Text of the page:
This was my master’s thesis titled ‘Testing the transferability of collective action theories to radical action’. It was a lot of fun working on it and I am very grateful to my supervisor Prof. Russell Spears.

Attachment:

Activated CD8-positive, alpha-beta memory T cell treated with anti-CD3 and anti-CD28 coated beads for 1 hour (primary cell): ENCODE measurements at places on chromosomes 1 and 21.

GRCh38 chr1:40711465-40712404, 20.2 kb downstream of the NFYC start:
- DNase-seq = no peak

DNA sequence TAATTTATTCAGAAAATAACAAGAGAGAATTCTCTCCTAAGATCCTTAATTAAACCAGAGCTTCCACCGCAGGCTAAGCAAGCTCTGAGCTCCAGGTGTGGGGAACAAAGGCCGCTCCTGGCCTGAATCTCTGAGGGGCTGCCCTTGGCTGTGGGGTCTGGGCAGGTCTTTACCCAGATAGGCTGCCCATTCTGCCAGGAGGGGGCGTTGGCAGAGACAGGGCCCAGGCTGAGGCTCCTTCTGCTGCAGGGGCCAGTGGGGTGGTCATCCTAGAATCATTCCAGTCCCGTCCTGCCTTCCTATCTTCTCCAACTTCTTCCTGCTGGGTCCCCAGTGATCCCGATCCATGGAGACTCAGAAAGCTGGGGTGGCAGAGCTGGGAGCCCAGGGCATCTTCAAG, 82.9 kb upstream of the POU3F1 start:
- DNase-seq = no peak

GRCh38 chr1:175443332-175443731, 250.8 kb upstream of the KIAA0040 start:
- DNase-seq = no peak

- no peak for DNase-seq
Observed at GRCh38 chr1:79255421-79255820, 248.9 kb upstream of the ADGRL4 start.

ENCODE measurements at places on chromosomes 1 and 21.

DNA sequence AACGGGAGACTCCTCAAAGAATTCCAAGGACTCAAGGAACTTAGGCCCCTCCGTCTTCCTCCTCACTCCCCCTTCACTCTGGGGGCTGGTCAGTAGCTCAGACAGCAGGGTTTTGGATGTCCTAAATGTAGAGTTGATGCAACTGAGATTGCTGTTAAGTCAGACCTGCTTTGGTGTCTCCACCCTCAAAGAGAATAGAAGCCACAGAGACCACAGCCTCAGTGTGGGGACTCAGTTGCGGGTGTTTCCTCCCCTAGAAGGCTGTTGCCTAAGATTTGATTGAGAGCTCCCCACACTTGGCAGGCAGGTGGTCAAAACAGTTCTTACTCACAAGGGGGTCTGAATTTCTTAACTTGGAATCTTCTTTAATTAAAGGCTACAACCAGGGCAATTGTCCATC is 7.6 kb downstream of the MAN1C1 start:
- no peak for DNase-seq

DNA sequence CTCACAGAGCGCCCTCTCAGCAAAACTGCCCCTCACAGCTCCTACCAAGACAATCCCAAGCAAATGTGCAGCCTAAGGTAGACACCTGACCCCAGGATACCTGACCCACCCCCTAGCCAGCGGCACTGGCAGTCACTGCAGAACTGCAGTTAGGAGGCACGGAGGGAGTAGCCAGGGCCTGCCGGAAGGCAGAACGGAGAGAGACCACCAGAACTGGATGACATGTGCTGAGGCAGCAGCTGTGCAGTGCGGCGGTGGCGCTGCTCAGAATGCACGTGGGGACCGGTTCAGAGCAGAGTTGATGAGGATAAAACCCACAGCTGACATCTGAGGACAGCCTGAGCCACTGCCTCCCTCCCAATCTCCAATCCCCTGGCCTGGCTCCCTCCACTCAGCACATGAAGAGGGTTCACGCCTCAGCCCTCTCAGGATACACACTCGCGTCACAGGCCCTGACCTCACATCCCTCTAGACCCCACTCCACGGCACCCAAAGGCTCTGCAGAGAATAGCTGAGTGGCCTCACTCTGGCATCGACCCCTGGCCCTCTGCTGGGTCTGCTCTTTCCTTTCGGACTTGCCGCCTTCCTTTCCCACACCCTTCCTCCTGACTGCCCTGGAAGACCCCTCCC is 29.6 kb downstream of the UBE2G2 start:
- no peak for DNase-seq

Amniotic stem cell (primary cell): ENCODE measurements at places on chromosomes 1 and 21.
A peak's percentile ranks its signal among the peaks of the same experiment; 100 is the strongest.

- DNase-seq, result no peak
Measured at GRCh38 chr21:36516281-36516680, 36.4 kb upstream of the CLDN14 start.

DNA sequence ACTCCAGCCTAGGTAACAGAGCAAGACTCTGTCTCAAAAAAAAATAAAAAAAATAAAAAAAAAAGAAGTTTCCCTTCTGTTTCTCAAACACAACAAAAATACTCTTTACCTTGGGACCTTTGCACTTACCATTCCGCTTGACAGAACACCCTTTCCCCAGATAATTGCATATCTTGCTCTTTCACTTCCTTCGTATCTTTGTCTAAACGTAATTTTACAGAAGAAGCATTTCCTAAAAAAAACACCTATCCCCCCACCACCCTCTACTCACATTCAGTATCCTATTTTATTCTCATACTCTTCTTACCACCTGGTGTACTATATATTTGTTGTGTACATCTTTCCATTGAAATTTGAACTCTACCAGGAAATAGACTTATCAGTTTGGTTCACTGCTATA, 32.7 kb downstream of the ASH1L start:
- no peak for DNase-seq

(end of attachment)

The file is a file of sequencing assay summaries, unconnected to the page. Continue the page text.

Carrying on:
Collective action theories, guided by the social identity approach, explain goal-directed group behavior like demonstrations and political activism. We investigate whether the same theories can explain radical behaviors like group violence. New research contests this and proposes theory adjustments regarding the psychological constructs group efficacy, in-group identification, and intergroup emotions. Our experimental analysis (N=298) showed that local efficacy, as indicated by in-group support, has a constant positive effect across moderate and radical actions. The effect of global efficacy, in the form of political influence, neither increased nor decreased collective action of any sort, reflecting the ambiguous theories and the complexity of the construct. The positive effect of in-group identification vanished when actions were radical instead of moderate. The standout function of intergroup anger as a predictor of both moderate and radical behavior was supported while more extreme emotions like contempt and disgust did not provide additional predictive value. Further, participants were more strategic when endorsing radical as opposed to moderate actions by considering anonymity and in-group presence. In general, collective action theories, especially the SIDE model, served as a good foundation for explaining radical action in this research. However, in-group identification and situational characteristics affect radical action differently than moderate action, warranting theoretical adjustments.